Two men charged with murder in 2009 shooting near Vancouver halfway house

Published: June 23, 2014

Gang members shot, killed or charged in recent months for Kim Bolan story. Raj Soomel was shot but not killed in Vancouver at his house. Submitted photo.

KIM BOLAN
POSTMEDIA NEWS

Two men have been charged in a 2009 Vancouver murder in which the victim was mistaken for another gangster living in the same halfway house.

Vancouver police confirmed Monday that Kevin James Jones, 36, and Colin Victor Stewart, 33, were arrested and charged Friday night with first-degree murder for the Sept. 29, 2009 murder of Rajinder Singh Soomel.

Both have been remanded in custody.

Insp. Laurence Rankin confirmed that the killers were targeting Independent Soldiers founder Randy Naicker, but got the wrong man.

“Investigators with the VPD Homicide Unit determined that Raj Soomel fell victim to a gang-related shooting gone wrong,” Rankin said. “Mr. Soomel was not the intended victim and was in the wrong place at the wrong time when gunmen came looking for another target.”

Rankin also confirmed that the Naicker was warned by police about the death threats against him.

“VPD investigators did speak with and inform Mr. Naicker that his life could still be in danger. He would later be murdered on June 25, 2012, in Port Moody. That homicide remains under investigation by the Vancouver Police Department,” Rankin said.

He would not comment on whether Jones and Stewart are alleged to have been hired by someone else or if the pair is suspected in Naicker’s murder.

“We believe it¹s gang-related, but beyond that I am not about to say,” Rankin said. “I am not about to disclose that because the matter is still under investigation.”

Soomel, 35, was living in a halfway house near Cambie and 21st when two masked killers arrived looking for Naicker, who had been paroled to the same residence five days earlier.

A halfway house worker ­— who was pistol-whipped by the assailants — had mistakenly written in a logbook that Naicker had gone to a nearby corner store, when in fact it was Soomel who left the facility that evening.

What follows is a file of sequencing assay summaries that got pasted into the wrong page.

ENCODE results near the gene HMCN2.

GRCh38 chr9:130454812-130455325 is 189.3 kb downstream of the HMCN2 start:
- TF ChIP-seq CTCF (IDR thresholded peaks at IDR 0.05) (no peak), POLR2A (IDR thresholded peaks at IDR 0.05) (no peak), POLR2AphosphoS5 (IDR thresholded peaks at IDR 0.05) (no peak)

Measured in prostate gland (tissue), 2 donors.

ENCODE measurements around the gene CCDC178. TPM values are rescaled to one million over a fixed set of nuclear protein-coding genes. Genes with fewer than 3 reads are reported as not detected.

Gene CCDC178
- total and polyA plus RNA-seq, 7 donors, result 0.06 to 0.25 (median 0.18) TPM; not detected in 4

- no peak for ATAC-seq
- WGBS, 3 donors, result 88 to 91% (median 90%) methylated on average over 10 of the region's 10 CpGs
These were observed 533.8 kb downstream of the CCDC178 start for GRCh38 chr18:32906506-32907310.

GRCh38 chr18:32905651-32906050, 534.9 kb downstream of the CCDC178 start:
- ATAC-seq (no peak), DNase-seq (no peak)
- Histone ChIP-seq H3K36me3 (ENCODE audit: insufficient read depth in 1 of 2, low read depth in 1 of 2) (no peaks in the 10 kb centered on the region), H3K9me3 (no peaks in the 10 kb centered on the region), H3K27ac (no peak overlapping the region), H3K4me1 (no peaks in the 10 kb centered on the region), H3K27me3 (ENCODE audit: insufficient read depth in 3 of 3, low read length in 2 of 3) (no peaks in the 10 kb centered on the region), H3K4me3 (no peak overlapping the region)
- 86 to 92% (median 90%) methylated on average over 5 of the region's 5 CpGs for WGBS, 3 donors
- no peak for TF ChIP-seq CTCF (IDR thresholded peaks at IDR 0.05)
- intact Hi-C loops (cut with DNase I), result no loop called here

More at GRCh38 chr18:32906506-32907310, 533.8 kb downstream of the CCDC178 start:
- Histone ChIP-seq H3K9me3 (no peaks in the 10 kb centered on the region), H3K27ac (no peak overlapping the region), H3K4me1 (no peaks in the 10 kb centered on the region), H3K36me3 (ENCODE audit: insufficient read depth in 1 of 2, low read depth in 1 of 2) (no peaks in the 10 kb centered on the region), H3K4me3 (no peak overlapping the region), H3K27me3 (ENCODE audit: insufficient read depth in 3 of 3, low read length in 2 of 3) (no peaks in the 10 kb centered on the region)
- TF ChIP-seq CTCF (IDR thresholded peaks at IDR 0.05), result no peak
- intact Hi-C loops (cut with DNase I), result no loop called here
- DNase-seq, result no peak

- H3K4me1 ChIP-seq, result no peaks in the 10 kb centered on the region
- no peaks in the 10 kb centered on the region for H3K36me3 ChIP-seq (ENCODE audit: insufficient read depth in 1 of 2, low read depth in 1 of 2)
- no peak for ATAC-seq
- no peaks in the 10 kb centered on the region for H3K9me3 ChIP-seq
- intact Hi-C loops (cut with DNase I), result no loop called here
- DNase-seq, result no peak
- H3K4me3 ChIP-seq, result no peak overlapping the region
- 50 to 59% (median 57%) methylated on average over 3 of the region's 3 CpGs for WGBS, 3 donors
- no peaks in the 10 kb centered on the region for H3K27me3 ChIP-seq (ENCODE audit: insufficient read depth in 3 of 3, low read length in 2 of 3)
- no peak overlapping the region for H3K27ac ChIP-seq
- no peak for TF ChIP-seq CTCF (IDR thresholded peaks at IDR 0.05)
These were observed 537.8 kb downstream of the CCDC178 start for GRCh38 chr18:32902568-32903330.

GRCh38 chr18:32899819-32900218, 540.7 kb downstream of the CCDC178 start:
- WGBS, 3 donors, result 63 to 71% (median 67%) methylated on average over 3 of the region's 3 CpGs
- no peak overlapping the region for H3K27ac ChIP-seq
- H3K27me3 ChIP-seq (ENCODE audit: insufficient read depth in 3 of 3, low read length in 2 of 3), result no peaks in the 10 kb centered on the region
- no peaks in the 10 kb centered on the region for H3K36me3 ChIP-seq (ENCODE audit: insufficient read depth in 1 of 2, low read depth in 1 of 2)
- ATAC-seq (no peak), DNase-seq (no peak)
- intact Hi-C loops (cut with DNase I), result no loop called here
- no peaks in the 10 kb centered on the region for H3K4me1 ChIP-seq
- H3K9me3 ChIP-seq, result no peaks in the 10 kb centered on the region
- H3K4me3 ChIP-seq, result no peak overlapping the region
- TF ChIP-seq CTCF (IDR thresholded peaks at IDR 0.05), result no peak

The killers found the man they believed was their target as he crossed Cambie at 19th. Soomel was shot to death in the middle of the street.

Both Jones and Stewart have histories with police, according to the online court database.

Jones was convicted in Vancouver for a 1997 incident in which he uttered death threats. He got two years’ probation and a five-year firearms ban.

He also pleaded guilty in 1999 to a sexual assault and robbery with a firearm for a violent home invasion on Saltspring Island the previous December. He was sentenced to 15 years.

During the invasion, he and an accomplice wore police jackets and claimed to be executing a search warrant. After Jones raped a woman in the house, he told her the neighbourhood belonged to the Hells Angels.

Stewart was convicted of trafficking in Burnaby in 2002. He got a fine and probation.

While Soomel was killed by mistake, his criminal history was also gang-related.

He was convicted for plotting to kill a witness who testified against his younger brother Robbie in a 2000 gangland slaying.

The elder Soomel told an undercover cop that he wanted to kill Hardip Singh Uppal for putting his brother behind bars in one murder and implicating him in several others, including the 1998 assassination of journalist Tara Singh Hayer.

Mounties investigating the Hayer murder posed as underworld criminals who befriended Raj Soomel in an attempt to get information about the journalist’s still unsolved death.

Instead, Soomel hired the cops to kill Uppal, saying in a taped conversation that he hated rats and that “every dog has his day.”

In March 2008, he pleaded guilty to attempted murder and was sentenced to four years. He was paroled just weeks before he was shot to death.

Soomel also survived a September 2000 shooting at his family’s south Vancouver home.


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